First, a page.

Populated from 1887 to 1974, Hashima was originally purchased by Mitsubishi to be run as a coal mining facility. Just off the coast of Nagasaki, Hashima had the first concrete buildings constructed in Japan. For nearly one hundred years, Hashima enjoyed prosperity while the coal mines flourished.
In the 1960’s petroleum started to replace coal for energy, and coal mines started closing around the country. By 1974 Mitsubishi announced it was closing the mine, and it has been uninhabited ever since.
Mitsubishi decided upon concrete construction to help the island’s structures withstand the tsunami-force winds that the island would see during storm season. A large number of employees were required to operate the mine, yet Hashima was only 15 acres in size. This required structures to be built upward rather than outward; the tallest reached 9-stories high.
At its peak in 1959 the population on Hashima was 5,259 people, with a population density of 216,264 people per square mile. For comparison, 2011 Hong Kong has a population density of about 17,000 people per square mile.
(Click thumbnails to enlarge)
Space on the island shaped like a battleship was at a premium, and living conditions were almost prison-like. Families would have to share kitchens and bathrooms, and despite the fact most structures were 9 stories tall – there were no elevators.
[ Another population density extreme: Kowloon Walled City ]
Ascent and descent were only possible on narrow and crooked staircases, the most famous known as the stairway of hell.
Hashima’s Stairway to Hell
Buildings and structures were constantly added to the island over time, so overall planning was poor and the infrastructure borderline hazardous. Random stairways at various angles and widths would lead residents to and from different floors.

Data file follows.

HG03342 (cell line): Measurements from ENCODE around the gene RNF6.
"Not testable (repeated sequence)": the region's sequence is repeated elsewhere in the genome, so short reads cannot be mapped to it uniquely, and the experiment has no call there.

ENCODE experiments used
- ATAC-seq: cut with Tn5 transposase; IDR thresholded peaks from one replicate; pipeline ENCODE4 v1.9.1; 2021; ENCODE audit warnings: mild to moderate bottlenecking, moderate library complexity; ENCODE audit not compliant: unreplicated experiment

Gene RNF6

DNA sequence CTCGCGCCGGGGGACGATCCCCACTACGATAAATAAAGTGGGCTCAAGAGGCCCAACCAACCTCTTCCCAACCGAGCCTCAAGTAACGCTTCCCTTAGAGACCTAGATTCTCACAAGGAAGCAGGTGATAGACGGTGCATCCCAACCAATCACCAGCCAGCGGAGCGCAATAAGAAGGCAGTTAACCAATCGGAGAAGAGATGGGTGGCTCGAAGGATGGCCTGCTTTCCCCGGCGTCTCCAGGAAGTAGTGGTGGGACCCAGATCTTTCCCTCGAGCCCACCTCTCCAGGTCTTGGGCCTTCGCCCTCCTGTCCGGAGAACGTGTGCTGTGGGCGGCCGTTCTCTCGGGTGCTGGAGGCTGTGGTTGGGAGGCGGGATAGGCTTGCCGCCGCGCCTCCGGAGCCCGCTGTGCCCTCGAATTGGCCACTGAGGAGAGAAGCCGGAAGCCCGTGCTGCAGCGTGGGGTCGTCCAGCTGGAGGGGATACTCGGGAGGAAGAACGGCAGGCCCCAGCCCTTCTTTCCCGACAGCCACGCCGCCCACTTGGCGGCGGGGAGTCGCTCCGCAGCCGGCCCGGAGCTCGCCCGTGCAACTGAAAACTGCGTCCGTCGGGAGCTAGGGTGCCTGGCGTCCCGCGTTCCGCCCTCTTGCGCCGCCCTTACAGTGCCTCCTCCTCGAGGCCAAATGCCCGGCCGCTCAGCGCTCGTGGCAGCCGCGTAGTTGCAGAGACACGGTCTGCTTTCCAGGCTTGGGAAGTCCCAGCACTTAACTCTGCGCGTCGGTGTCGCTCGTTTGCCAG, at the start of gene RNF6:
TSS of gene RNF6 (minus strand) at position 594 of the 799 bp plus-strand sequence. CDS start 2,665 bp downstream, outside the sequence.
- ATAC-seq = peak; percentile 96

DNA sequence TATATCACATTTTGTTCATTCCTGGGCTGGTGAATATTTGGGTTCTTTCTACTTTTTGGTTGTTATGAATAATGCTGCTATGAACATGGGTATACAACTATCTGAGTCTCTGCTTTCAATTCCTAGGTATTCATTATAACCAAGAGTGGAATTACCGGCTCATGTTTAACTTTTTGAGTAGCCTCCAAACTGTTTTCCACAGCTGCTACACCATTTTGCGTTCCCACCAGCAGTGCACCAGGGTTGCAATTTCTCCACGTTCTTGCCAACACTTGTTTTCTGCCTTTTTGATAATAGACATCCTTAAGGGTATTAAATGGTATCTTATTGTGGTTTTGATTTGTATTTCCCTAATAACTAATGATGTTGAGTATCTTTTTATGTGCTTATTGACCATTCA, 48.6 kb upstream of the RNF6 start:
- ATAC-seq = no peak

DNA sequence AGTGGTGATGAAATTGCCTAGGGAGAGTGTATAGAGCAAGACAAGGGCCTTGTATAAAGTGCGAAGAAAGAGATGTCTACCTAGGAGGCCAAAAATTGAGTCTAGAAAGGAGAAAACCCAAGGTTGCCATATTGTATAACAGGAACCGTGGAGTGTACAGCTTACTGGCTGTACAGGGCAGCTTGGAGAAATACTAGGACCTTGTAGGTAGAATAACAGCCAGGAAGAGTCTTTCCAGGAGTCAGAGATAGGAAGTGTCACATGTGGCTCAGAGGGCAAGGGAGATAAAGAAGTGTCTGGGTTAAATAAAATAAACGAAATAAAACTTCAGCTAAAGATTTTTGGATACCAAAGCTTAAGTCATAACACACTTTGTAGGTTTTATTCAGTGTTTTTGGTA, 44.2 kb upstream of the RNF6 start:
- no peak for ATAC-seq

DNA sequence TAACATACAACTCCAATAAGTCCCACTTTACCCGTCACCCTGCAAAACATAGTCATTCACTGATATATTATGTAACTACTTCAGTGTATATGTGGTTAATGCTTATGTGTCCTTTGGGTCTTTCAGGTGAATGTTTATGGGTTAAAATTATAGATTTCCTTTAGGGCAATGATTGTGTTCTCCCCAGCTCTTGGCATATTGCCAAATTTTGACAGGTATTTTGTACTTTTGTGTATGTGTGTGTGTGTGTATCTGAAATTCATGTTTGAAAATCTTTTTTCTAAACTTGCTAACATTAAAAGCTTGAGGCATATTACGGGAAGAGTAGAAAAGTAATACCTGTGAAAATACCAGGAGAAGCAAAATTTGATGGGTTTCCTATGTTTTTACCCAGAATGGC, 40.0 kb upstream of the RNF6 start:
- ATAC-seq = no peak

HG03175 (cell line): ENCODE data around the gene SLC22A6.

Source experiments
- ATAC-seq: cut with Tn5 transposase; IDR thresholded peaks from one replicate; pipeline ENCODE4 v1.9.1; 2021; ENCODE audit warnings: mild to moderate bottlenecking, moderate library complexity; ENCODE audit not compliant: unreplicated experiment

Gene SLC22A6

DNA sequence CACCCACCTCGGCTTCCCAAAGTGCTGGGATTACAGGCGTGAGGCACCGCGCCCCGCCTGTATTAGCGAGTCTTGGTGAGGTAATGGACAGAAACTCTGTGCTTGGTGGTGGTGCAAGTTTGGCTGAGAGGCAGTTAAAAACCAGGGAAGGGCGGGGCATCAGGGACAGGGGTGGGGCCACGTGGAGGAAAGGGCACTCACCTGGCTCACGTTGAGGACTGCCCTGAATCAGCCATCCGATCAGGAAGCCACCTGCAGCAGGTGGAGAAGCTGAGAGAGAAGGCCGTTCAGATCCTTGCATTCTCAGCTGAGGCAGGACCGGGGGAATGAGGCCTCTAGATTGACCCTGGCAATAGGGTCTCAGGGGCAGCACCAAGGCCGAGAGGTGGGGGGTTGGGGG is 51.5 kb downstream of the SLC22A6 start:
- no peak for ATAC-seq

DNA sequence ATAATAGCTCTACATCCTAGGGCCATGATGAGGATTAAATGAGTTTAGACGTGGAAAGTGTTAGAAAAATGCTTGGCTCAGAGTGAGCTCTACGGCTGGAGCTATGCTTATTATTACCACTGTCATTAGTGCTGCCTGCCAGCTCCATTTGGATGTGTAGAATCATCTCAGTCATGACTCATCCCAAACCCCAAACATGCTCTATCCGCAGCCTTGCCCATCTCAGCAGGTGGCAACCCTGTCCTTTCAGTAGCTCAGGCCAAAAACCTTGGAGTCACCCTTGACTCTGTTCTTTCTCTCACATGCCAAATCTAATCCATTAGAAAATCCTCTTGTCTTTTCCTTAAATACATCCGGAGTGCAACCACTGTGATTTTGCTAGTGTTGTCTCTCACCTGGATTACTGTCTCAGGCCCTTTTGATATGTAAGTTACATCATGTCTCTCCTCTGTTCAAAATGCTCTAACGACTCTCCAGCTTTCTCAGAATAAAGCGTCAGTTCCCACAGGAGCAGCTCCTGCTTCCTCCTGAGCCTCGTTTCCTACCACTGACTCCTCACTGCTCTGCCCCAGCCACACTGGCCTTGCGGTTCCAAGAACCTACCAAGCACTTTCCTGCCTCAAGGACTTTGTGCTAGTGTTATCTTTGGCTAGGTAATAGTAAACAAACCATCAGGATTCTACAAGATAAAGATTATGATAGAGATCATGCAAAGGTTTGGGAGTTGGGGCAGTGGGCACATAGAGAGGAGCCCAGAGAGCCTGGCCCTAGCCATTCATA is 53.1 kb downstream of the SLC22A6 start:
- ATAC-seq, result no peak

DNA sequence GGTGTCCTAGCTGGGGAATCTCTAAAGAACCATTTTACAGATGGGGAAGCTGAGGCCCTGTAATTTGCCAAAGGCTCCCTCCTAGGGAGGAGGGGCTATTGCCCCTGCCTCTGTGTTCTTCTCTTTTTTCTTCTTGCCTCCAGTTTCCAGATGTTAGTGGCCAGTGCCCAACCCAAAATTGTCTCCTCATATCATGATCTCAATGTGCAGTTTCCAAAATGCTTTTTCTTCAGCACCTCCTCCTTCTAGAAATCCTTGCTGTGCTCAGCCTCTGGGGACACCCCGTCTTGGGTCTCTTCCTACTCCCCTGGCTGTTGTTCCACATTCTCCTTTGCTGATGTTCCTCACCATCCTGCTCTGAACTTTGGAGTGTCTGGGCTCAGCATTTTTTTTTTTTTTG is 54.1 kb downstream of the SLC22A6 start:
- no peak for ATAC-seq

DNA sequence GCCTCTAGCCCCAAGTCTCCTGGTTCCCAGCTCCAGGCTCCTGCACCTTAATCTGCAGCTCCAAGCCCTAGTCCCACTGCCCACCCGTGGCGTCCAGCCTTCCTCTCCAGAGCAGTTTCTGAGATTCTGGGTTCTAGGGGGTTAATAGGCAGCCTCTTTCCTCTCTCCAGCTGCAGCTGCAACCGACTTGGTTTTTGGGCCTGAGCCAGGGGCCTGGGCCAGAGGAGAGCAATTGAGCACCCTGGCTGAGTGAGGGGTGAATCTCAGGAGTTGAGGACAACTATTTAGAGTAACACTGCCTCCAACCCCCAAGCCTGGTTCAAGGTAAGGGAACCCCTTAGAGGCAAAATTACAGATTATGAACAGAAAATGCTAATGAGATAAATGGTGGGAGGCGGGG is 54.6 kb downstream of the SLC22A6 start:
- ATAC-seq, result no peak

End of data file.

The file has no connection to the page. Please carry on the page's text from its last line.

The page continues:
Movement around the island was frequently done via tunnels and narrow passageways with poor lighting. Grass was limited to the small courtyards of some of the residences.
Not all workers for the Mitsubishi coal mines were voluntary. During World War II, the Japanese government forced Chinese and Korean laborers to work on the island. Historians say over one hundred Korean laborers died on the island.
After World War II, conditions on Hashima improved. Televisions, radios, and a movie theater were introduced. Rooftop gardens were planted and maintained by the residents.
Mitsubishi continued operations into the 1970s, with the island’s quality of life slowly improving as conditions caught up to those of the mainland. By 1974, through a combination of a depleted mine and a transition to petroleum as an energy source, Mitsubishi shut down the operations at Hashima.
Almost overnight the island’s entire population uprooted their families and returned to the mainland, leaving behind many possessions.
Today the island shaped like a battleship still has posters, televisions, furniture, and other various personal belongings left behind. The doctor’s office still has an outdated and weather-ravaged x-ray machine.
The buildings’ external walls are all deteriorating from the salt and wind exposure. Windows are blown out, and several structures are on the verge of collapse.
Most of the island is considered unsafe to visit.
Japan opened up parts of the island for tourism in 2009, but most is still off limits due to safety concerns.
Now a popular destination for photographers and ghost hunters, Hashima Island serves as a grim reminder of what life was like as a coal miner in twentieth century Japan.
Update Dec 2012: Thanks to the tips from our commenters, we now also know Hashima was used for the filming of the James Bond film Skyfall.
Update June 2013: Google Maps has added Streetview to the island. Explore Hashima from home!